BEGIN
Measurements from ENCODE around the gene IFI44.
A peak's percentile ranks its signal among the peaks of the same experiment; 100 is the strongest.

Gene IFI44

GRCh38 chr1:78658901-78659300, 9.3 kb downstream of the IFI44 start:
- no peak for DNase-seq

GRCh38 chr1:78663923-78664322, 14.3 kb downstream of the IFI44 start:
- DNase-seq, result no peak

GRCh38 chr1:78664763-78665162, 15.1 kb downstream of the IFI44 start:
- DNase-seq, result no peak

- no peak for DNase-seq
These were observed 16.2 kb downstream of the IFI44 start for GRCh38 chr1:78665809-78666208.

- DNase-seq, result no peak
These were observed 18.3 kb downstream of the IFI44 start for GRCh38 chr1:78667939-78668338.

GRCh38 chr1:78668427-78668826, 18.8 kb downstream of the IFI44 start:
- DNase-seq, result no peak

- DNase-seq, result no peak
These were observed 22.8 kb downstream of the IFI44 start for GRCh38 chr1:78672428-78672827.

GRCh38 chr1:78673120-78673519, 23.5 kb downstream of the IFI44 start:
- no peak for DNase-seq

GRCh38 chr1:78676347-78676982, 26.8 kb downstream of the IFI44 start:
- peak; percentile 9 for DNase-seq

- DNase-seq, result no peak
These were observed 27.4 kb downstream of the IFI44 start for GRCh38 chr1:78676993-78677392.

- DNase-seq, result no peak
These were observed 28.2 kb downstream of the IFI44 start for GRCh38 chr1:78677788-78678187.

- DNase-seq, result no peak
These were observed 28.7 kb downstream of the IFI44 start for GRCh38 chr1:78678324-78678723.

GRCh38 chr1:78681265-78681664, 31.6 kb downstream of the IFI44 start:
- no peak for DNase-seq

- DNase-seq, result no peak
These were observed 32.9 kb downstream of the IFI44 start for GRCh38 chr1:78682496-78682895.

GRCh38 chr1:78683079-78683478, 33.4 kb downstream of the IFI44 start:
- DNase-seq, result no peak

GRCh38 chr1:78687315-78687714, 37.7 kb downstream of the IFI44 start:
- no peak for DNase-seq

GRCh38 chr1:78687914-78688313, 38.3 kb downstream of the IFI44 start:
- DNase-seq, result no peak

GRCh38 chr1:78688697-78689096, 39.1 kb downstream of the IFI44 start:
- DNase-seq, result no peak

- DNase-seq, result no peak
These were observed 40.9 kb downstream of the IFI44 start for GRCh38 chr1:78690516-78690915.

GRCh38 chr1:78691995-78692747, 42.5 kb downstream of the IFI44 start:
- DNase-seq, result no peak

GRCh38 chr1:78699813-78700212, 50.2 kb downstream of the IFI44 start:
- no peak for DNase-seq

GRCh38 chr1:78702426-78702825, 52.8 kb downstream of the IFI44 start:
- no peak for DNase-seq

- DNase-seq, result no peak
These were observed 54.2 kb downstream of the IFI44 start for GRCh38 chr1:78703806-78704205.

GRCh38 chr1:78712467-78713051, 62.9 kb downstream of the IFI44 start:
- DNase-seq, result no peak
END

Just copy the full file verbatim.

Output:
Measurements from ENCODE around the gene IFI44.
A peak's percentile ranks its signal among the peaks of the same experiment; 100 is the strongest.

Gene IFI44

GRCh38 chr1:78658901-78659300, 9.3 kb downstream of the IFI44 start:
- no peak for DNase-seq

GRCh38 chr1:78663923-78664322, 14.3 kb downstream of the IFI44 start:
- DNase-seq, result no peak

GRCh38 chr1:78664763-78665162, 15.1 kb downstream of the IFI44 start:
- DNase-seq, result no peak

- no peak for DNase-seq
These were observed 16.2 kb downstream of the IFI44 start for GRCh38 chr1:78665809-78666208.

- DNase-seq, result no peak
These were observed 18.3 kb downstream of the IFI44 start for GRCh38 chr1:78667939-78668338.

GRCh38 chr1:78668427-78668826, 18.8 kb downstream of the IFI44 start:
- DNase-seq, result no peak

- DNase-seq, result no peak
These were observed 22.8 kb downstream of the IFI44 start for GRCh38 chr1:78672428-78672827.

GRCh38 chr1:78673120-78673519, 23.5 kb downstream of the IFI44 start:
- no peak for DNase-seq

GRCh38 chr1:78676347-78676982, 26.8 kb downstream of the IFI44 start:
- peak; percentile 9 for DNase-seq

- DNase-seq, result no peak
These were observed 27.4 kb downstream of the IFI44 start for GRCh38 chr1:78676993-78677392.

- DNase-seq, result no peak
These were observed 28.2 kb downstream of the IFI44 start for GRCh38 chr1:78677788-78678187.

- DNase-seq, result no peak
These were observed 28.7 kb downstream of the IFI44 start for GRCh38 chr1:78678324-78678723.

GRCh38 chr1:78681265-78681664, 31.6 kb downstream of the IFI44 start:
- no peak for DNase-seq

- DNase-seq, result no peak
These were observed 32.9 kb downstream of the IFI44 start for GRCh38 chr1:78682496-78682895.

GRCh38 chr1:78683079-78683478, 33.4 kb downstream of the IFI44 start:
- DNase-seq, result no peak

GRCh38 chr1:78687315-78687714, 37.7 kb downstream of the IFI44 start:
- no peak for DNase-seq

GRCh38 chr1:78687914-78688313, 38.3 kb downstream of the IFI44 start:
- DNase-seq, result no peak

GRCh38 chr1:78688697-78689096, 39.1 kb downstream of the IFI44 start:
- DNase-seq, result no peak

- DNase-seq, result no peak
These were observed 40.9 kb downstream of the IFI44 start for GRCh38 chr1:78690516-78690915.

GRCh38 chr1:78691995-78692747, 42.5 kb downstream of the IFI44 start:
- DNase-seq, result no peak

GRCh38 chr1:78699813-78700212, 50.2 kb downstream of the IFI44 start:
- no peak for DNase-seq

GRCh38 chr1:78702426-78702825, 52.8 kb downstream of the IFI44 start:
- no peak for DNase-seq

- DNase-seq, result no peak
These were observed 54.2 kb downstream of the IFI44 start for GRCh38 chr1:78703806-78704205.

GRCh38 chr1:78712467-78713051, 62.9 kb downstream of the IFI44 start:
- DNase-seq, result no peak